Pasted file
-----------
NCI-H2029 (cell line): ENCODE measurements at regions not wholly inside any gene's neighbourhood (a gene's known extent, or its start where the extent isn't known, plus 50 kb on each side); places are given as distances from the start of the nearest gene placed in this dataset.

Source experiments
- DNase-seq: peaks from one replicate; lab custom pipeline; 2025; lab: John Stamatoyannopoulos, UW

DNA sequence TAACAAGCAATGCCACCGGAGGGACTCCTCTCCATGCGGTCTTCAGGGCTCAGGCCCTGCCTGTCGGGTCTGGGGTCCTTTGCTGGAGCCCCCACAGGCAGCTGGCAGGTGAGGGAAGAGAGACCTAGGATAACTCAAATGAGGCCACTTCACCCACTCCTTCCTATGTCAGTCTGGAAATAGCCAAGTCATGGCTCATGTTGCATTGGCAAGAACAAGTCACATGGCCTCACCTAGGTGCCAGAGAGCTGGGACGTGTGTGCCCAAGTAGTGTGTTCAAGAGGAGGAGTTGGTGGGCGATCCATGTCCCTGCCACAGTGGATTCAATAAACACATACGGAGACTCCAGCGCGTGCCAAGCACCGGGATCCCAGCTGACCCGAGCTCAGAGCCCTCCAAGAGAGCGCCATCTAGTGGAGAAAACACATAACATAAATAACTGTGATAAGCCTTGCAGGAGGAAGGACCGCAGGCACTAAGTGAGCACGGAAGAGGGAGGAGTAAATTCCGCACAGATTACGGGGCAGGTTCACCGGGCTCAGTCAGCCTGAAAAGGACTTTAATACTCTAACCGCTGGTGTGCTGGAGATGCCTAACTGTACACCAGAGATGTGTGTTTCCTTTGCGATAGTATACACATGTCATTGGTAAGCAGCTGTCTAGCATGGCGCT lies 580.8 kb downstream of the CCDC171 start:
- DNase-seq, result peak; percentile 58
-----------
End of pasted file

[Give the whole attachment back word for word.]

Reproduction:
NCI-H2029 (cell line): ENCODE measurements at regions not wholly inside any gene's neighbourhood (a gene's known extent, or its start where the extent isn't known, plus 50 kb on each side); places are given as distances from the start of the nearest gene placed in this dataset.

Source experiments
- DNase-seq: peaks from one replicate; lab custom pipeline; 2025; lab: John Stamatoyannopoulos, UW

DNA sequence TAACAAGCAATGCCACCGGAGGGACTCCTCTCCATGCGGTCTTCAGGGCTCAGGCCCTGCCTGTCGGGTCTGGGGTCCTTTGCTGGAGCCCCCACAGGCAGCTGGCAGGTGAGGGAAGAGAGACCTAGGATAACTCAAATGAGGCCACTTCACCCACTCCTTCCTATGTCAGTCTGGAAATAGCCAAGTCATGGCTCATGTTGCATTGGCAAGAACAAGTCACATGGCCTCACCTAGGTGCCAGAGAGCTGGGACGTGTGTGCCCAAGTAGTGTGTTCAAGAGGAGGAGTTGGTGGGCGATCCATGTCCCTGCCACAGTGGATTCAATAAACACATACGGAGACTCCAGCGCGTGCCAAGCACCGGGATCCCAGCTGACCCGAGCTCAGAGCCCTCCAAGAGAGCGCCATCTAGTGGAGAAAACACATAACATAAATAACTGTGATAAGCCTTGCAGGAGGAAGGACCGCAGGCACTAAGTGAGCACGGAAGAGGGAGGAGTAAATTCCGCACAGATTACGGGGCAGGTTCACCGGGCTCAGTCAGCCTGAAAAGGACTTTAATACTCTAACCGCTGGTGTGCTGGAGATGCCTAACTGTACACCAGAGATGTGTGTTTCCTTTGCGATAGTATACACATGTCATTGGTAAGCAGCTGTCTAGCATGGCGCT lies 580.8 kb downstream of the CCDC171 start:
- DNase-seq, result peak; percentile 58